Sunday, 25th.November 2007
The Willow Pool, Faversham, Kent
I have in my possession an old wooden Nottingham ‘Star-Back’ reel which is getting on for 75-80 years old. My father used it – and taught me to fish with it, and his father used it to teach him in the years leading up to the Second World War. To say it has more than a sentimental value to me is an understatement.
For many years my father followed my carp-fishing career and once or twice even came with me – but unfortunately we were never able to catch a carp of which my father had the greatest esteem and respect for in those days. Carp to him (and virtually the rest of the angling world) were thought to be nigh-on impossible to catch up until the mid-nineteen fifties – early sixties or so. It was my dearest wish that one day I would be with him when he caught his first ever carp; sadly this was never to be before he died of lung cancer, two days after retiring from work..........
Every so often I pick up this reel and turn it in my hand. The feeling of knowing my father and my grandfather (whom I never knew) used it to enjoy some of the memorable moments of their lives is both satisfying as well as upsetting in that I was unable to share those moments with them. To have been with my father when he could have used it to catch his first carp would have filled me with utter joy.
I decided therefore that if neither of them could now fulfil this objective – then I would go and do it for them with the very reel that is the everlasting connection between all three of us.
Sunday – late morning
Keeping ‘gentleman’s hours’, I arrived late in the morning and set up in Peg 2, starting off with the pole with the intention of going onto the float-rod later. The weather during the week had been very cold with sharp frosts and temperatures hovering at, or below zero in the morning; fortunately, the Saturday was milder and I hoped the rise in temperature would bring the fish on the feed. I firmly believe that in even the harshest weather, fish will be caught from the Willow Pool – it is absolutely stuffed full of fish – far too many in fact, and I expect the club who control it will have to carry out a certain amount of ‘thinning-out’ to create a more ‘balanced’ environment. Although healthy, the fish seemed not to have grown at all since I last fished it almost exactly one year ago.
I started catching from the off. One cup of pellets were introduced via a ‘feeder-pot’ and a single pellet was fished on a size 18 Tubertini. The pellets I had ‘pumped’ the night before and left them in my bait-box covered with kitchen towel to stop them going soggy. This seemed to work well and a nice rubbery bait was the result.
Peculiarly, it was carp all the way, one after another, each fish burying the float in a most confident and satisfying manner. They were typical of the Willow Pool carp being all shapes and sizes, from little four-inch babies up to fish of a couple of pounds or so. I even had some ornamentals including this koi-like sample.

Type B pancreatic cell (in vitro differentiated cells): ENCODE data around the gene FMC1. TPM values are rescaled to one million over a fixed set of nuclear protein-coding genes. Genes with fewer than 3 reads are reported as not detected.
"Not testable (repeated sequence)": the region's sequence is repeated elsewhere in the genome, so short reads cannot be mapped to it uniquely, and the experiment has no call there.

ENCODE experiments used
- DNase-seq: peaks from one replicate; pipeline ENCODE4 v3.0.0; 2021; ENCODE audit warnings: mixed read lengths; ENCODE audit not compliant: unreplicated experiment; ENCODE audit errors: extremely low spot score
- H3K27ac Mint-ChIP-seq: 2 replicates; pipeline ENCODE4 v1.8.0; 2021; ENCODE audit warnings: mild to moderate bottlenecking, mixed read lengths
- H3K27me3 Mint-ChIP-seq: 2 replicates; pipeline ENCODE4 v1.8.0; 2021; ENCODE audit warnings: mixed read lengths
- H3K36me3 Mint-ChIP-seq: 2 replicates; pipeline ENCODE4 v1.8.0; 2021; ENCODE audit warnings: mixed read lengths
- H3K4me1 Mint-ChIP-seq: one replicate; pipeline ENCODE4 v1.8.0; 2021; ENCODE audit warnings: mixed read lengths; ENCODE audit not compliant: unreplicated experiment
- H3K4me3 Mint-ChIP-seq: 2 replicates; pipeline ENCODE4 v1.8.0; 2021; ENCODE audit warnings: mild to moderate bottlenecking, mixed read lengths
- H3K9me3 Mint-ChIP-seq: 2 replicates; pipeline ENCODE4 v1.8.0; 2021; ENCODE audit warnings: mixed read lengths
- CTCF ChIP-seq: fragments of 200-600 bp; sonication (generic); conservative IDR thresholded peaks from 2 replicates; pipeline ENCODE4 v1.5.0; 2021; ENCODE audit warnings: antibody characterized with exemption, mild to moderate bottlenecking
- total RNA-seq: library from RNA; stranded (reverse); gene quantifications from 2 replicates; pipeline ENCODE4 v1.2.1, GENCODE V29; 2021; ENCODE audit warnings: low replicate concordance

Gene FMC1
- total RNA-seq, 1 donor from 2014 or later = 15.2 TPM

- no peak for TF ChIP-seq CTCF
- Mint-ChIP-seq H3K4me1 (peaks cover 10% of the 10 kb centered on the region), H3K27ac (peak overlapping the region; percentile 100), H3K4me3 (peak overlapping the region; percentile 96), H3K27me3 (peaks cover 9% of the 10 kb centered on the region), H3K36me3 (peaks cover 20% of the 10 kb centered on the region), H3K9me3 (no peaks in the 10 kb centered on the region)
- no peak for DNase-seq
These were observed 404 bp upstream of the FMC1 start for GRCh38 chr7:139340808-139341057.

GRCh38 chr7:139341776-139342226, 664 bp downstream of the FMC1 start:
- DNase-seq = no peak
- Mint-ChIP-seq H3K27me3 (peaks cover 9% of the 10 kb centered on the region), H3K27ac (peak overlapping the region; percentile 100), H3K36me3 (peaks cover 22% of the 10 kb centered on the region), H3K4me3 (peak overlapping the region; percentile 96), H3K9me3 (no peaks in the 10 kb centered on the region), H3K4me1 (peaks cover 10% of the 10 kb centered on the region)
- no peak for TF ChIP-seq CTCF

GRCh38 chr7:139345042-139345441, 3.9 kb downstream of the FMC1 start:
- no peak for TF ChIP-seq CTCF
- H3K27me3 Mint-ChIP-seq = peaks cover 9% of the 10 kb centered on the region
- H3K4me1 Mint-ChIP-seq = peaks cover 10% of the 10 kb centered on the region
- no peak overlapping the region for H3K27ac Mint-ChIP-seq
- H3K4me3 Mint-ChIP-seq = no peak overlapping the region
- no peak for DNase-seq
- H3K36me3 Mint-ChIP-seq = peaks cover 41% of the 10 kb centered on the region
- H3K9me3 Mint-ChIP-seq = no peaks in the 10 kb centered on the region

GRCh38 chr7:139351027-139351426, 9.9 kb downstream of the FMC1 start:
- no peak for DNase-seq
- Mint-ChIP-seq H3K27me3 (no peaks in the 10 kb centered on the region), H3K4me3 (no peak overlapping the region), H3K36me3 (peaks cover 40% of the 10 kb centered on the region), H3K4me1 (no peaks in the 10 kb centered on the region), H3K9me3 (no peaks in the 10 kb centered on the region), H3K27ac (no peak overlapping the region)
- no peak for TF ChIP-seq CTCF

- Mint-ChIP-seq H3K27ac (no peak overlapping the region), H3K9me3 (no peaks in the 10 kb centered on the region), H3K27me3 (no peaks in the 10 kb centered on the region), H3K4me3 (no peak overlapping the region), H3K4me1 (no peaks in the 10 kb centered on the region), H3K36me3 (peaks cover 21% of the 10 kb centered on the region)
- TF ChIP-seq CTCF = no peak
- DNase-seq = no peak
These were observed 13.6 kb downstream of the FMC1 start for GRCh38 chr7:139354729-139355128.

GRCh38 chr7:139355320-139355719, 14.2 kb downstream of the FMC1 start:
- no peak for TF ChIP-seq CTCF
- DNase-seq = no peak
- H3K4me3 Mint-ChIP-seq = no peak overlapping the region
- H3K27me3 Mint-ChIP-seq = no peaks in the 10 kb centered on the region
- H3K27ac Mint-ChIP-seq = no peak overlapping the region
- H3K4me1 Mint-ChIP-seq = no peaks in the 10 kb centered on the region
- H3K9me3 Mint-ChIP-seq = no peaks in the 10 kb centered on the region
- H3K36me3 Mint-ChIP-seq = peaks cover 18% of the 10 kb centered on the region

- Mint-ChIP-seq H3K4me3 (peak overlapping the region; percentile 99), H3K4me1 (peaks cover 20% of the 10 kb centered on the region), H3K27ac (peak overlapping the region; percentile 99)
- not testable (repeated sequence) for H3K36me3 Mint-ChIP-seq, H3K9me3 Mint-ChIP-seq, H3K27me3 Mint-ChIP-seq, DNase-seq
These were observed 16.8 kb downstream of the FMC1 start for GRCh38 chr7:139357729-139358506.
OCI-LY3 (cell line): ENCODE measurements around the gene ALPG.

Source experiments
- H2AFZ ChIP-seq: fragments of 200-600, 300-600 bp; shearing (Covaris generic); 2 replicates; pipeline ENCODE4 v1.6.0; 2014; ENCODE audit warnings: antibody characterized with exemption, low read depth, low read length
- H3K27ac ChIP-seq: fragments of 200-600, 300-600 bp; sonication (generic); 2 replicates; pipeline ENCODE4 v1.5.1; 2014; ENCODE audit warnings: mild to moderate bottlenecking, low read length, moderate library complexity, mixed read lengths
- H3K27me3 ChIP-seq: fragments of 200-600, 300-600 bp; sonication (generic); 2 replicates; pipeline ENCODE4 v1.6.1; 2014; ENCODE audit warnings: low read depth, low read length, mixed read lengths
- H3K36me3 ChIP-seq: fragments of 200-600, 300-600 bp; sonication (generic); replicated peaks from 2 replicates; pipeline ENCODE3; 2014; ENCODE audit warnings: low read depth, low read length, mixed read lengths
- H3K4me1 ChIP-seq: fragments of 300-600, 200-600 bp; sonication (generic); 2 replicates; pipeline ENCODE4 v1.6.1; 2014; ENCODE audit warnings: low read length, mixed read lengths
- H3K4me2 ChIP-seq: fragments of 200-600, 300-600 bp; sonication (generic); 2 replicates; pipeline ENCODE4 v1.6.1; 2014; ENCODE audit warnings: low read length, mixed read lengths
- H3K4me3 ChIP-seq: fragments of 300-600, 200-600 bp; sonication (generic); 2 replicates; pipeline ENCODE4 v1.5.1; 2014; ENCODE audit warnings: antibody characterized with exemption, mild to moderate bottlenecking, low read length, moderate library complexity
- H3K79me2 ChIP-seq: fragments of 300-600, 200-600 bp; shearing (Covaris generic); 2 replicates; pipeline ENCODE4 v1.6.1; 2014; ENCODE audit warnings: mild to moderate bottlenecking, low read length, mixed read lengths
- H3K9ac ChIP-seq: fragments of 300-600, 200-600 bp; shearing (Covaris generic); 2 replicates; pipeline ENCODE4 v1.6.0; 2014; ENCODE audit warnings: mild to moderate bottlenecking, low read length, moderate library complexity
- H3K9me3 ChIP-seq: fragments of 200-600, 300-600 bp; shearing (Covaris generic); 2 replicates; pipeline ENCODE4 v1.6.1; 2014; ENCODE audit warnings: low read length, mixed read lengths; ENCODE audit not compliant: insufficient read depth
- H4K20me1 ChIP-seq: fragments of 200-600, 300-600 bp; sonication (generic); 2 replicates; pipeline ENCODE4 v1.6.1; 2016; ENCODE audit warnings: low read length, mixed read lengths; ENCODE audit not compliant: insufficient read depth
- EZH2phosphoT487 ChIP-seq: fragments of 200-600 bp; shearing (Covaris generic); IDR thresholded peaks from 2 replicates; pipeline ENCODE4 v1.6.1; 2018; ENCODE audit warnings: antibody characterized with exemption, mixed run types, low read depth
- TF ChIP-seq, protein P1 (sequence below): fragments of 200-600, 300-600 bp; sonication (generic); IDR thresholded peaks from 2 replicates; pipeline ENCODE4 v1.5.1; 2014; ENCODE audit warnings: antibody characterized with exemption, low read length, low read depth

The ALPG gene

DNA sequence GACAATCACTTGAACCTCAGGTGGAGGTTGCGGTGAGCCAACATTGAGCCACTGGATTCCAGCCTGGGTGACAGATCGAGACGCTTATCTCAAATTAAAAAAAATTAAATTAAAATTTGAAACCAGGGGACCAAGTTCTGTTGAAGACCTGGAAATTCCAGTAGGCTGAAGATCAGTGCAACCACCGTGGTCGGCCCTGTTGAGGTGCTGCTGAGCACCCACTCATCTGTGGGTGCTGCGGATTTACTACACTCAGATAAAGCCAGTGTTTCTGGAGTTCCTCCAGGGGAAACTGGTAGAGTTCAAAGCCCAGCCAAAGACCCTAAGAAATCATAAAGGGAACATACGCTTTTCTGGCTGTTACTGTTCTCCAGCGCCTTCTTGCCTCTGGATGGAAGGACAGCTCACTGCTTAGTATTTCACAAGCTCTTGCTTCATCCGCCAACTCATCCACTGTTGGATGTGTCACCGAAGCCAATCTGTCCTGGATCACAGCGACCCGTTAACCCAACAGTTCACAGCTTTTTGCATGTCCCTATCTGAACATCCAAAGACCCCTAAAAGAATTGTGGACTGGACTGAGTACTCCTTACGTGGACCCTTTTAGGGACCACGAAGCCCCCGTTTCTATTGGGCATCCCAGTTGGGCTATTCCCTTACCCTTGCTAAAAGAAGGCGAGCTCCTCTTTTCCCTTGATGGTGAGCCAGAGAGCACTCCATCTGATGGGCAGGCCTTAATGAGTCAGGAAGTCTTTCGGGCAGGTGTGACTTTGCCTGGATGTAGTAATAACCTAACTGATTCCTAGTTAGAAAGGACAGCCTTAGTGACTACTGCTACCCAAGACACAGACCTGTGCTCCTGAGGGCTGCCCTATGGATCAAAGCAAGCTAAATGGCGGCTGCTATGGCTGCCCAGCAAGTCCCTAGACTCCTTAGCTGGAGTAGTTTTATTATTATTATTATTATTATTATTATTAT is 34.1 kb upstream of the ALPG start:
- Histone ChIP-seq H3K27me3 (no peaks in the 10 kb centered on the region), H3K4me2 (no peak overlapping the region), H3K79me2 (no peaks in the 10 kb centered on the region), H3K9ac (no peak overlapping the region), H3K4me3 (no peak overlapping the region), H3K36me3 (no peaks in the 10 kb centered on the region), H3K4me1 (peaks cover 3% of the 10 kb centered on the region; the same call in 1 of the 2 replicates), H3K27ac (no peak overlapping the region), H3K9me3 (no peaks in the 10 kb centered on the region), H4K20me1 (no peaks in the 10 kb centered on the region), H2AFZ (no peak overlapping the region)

By mid-afternoon I’d had enough of this carp-fest ‘fix’ and put up the float outfit.
The rod was a John Wilson Avon (Quiver) rigged at thirteen feet, coupled with the old Wooden reel which was loaded with 5lbs. Bs Maxima. To this I tied a length of 0.1 mm. Preston Powerline using a four-turn water knot, a pole float was fixed waggler-style using a drennan ‘quick-change’ adaptor and a combination of no.8 shot and no.10 Stotz completed the rig.
The reel looks (and feels) like a right old warrior. Damaged at some point in its history, my father had attempted to repair it using some Duralumin on the back – a functional if unappealing replacement to the brass ‘starback’ which had obviously fallen foul of my father’s notorious clumsiness! The reel arbour rotated however – albeit noisily, the steel spindle I suspect having been straightened more than once in its life, but as I screwed it to the rod, I couldn’t help recalling the picture of my grandfather William fishing with it at the Hampton Court Longwater – somewhere around 1930 or so. It is an image which will (and does) remain with me always.
As I lobbed the single grain of corn a rod-length out and scattered a few grains around the float I imagined my father and granddad William getting as excited as I was............ I didn’t have long to wait. The little float buried, I struck and felt as if I’d hooked the bottom, and steadily the little reel began to revolve as the little carp sped off across the pool. Although the event was entirely unremarkable in its execution, and indeed is something emulated and repeated by millions of anglers up and down the country, the symbolism for me was both poignant and satisfying.
As I lay the fish on the grass, I secretly hoped that they were pleased that the little reel that we have all used in our time had at last landed the fish for which they held such regard. Certainly, carp are not valued as highly now as they were in my father’s and grandfather’s day – but a carp’s a carp as they say.
I feel chuffed to bits!........